I found the cause of, and solution to, all of life’s problems. Beer! Kidding, I had finally found my culprit, right there in black and white from experts was exactly what was going on. I kept reading reviews on the HDMI detective and EDID issues. Most users had the problems with their HTPC and Receivers, but it all seemed very familiar to me. I found a couple reviews and complaints about receivers in general and this problem was not isolated to just HTPCs.

I thought I found the solution but I wanted to make sure. So I kept digging and reading, trying to find weather or not this EDID issue could be resolved by a device one of the posts mentioned. Nothing concrete, but I said “Screw it!” I’m going to pick one up anyways and give it a try. Worst case scenario I can send it back, with Amazons amazing customer service this will be a non issue.

Gefen HDMI Detective Plus

Gefen HDMI Detective Plus

The Solution

This is where the Gefen HDMI Detective comes in. http://goo.gl/gbW4r . Like a superhero swooping in to save a damsel in distress, the HDMI saved the day. I bought mine from Amazon. It was very easy to setup, literally it took less than 5 min.

Gefen HDMI Detective Plus in action.

Gefen HDMI Detective Plus in action.

The Gefen HDMI Detective Plus attaches to the HDTV display’s HDMI input connector for initial programming. Power is applied and the HDMI Detective Plus reads and stores the attached displays EDID to the internal memory. Then the HDMI Detective Plus is attached to your source HDMI output and it will never lose EDID again.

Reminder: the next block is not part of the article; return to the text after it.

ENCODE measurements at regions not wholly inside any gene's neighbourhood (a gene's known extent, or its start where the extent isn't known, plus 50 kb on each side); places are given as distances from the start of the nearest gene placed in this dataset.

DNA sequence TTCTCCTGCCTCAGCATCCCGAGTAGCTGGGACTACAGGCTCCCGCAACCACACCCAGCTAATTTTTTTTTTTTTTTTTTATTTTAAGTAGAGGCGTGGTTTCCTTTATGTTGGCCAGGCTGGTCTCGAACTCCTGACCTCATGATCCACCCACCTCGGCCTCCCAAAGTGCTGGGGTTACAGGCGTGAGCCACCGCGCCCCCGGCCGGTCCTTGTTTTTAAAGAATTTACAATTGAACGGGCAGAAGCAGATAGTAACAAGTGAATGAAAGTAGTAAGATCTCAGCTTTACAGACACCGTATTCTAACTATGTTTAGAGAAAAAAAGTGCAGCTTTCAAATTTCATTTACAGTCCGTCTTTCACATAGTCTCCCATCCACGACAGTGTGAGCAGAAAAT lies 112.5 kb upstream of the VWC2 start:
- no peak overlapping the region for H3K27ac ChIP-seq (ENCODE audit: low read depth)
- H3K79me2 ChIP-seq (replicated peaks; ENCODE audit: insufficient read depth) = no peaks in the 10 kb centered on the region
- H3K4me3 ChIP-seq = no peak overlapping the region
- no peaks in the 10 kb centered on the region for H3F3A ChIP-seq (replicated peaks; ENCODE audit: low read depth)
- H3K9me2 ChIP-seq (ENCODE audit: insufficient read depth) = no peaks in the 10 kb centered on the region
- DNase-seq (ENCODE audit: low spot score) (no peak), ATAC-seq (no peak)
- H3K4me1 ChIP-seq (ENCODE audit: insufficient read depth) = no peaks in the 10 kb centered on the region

The HDMI Detective Plus includes 5 built-in selectable generic EDIDs that can be used for meeting standard home theatre setups. They can be selected by moving the dip switches between the different settings. I used one of the preset settings that come pre programmed with the device.

EDID

EDID 5 was my preset of choice, it can handle DTS, Dolby and 1080p is its native resolution. This was good enough for my Home Theatre setup and, 3 months later it is still up and running no more video or audio drops.

Conclusion

At the time of writing this, one of these devices will set you back about $130. You can find them for cheaper but rarely. If you’re like me this does not even cover the cost of cabling and shelving I had to buy for my system.